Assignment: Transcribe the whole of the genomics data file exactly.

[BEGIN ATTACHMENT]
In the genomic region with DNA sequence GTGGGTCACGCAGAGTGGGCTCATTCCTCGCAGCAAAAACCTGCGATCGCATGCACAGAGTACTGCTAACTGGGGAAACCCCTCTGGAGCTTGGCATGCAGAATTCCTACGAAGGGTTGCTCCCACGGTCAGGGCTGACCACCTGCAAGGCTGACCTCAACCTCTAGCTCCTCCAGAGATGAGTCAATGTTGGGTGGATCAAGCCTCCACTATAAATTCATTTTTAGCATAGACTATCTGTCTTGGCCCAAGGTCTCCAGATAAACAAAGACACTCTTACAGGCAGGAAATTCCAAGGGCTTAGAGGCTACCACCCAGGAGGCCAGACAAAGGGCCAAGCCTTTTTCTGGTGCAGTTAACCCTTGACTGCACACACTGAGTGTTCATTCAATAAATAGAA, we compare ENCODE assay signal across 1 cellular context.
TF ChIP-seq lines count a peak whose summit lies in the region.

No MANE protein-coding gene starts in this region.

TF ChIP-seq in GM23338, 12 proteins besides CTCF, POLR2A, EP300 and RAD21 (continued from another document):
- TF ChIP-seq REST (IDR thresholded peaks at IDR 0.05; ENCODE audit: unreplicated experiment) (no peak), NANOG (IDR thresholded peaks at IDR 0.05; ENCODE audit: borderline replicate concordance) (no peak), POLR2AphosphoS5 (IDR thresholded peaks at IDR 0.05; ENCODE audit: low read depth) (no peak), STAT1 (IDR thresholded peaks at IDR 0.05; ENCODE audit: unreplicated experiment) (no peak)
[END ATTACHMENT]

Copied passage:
In the genomic region with DNA sequence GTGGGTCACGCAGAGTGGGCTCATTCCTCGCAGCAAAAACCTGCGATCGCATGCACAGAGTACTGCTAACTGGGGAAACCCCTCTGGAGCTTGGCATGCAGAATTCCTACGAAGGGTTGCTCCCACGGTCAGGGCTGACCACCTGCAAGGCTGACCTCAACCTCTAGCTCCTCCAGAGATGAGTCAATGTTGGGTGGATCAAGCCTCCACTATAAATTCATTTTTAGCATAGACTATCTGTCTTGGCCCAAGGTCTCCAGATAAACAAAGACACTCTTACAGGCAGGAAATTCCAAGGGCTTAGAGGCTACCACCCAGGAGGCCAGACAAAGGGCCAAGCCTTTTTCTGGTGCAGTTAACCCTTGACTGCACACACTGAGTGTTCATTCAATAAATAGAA, we compare ENCODE assay signal across 1 cellular context.
TF ChIP-seq lines count a peak whose summit lies in the region.

No MANE protein-coding gene starts in this region.

TF ChIP-seq in GM23338, 12 proteins besides CTCF, POLR2A, EP300 and RAD21 (continued from another document):
- TF ChIP-seq REST (IDR thresholded peaks at IDR 0.05; ENCODE audit: unreplicated experiment) (no peak), NANOG (IDR thresholded peaks at IDR 0.05; ENCODE audit: borderline replicate concordance) (no peak), POLR2AphosphoS5 (IDR thresholded peaks at IDR 0.05; ENCODE audit: low read depth) (no peak), STAT1 (IDR thresholded peaks at IDR 0.05; ENCODE audit: unreplicated experiment) (no peak)